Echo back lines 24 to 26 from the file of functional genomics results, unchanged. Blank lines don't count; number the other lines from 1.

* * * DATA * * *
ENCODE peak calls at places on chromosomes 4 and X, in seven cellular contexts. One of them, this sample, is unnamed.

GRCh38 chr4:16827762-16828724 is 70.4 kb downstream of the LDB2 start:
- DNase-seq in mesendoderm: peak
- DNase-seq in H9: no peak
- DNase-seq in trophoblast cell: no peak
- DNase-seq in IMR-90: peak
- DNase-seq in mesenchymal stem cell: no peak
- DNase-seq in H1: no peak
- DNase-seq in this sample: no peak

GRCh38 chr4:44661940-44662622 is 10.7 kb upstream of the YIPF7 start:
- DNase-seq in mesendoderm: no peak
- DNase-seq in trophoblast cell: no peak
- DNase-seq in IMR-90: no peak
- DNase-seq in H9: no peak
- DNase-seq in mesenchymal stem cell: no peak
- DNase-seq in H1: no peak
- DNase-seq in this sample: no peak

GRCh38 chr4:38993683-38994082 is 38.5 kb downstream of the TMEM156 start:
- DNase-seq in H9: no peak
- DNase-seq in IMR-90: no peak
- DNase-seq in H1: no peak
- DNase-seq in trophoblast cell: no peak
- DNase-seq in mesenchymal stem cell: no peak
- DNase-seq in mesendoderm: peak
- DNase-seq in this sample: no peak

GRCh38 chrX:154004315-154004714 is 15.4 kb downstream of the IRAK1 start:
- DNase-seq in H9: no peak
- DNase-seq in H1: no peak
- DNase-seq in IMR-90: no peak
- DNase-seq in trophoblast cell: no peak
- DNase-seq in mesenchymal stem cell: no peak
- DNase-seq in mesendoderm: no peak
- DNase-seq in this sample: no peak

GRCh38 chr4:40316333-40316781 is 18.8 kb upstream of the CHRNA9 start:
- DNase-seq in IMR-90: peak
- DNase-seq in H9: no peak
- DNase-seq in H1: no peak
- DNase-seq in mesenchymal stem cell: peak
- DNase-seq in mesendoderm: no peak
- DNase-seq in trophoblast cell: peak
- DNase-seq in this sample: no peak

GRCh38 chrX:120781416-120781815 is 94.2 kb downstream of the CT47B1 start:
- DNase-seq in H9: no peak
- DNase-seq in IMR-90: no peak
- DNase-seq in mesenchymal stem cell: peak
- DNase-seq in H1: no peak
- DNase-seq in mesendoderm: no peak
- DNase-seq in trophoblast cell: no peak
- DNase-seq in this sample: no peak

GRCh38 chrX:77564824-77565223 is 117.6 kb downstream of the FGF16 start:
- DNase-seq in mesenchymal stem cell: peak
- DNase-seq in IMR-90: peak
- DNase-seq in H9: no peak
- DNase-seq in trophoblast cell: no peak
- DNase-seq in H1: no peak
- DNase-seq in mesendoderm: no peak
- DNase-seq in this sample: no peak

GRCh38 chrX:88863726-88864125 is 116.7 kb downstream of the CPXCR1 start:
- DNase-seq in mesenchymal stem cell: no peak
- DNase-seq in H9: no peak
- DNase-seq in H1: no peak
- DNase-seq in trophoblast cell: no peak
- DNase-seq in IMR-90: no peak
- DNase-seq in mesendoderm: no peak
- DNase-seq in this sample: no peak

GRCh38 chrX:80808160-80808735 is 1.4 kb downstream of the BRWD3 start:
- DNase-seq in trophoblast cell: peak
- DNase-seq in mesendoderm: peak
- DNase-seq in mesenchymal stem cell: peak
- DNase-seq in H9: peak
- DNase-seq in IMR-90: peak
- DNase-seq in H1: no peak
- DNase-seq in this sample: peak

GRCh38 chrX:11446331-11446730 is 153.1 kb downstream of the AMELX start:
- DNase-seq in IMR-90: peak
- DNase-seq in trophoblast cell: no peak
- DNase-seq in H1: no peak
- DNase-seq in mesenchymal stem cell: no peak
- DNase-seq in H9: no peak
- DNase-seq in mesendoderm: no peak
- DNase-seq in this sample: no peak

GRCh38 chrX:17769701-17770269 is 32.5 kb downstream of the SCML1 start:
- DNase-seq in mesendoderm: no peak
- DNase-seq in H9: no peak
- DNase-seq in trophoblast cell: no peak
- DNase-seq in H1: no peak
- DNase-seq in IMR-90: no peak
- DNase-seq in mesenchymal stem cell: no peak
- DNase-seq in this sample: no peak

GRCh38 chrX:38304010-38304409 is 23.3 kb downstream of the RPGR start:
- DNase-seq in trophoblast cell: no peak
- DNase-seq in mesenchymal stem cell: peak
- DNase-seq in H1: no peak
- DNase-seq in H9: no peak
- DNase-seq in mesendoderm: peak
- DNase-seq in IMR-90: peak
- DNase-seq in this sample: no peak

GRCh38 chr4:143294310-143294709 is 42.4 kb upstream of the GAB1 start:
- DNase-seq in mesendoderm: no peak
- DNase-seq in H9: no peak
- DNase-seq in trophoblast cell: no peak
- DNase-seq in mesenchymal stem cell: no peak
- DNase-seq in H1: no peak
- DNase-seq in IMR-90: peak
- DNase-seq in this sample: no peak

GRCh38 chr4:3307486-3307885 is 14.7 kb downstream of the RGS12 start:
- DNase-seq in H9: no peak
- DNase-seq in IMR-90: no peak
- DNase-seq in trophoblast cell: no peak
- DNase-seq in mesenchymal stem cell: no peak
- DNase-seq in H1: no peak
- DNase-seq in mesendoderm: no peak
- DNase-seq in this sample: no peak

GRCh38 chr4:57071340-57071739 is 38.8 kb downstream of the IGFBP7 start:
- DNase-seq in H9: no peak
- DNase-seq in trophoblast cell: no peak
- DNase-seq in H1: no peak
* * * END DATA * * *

- DNase-seq in mesendoderm: peak
- DNase-seq in this sample: no peak

GRCh38 chrX:154004315-154004714 is 15.4 kb downstream of the IRAK1 start: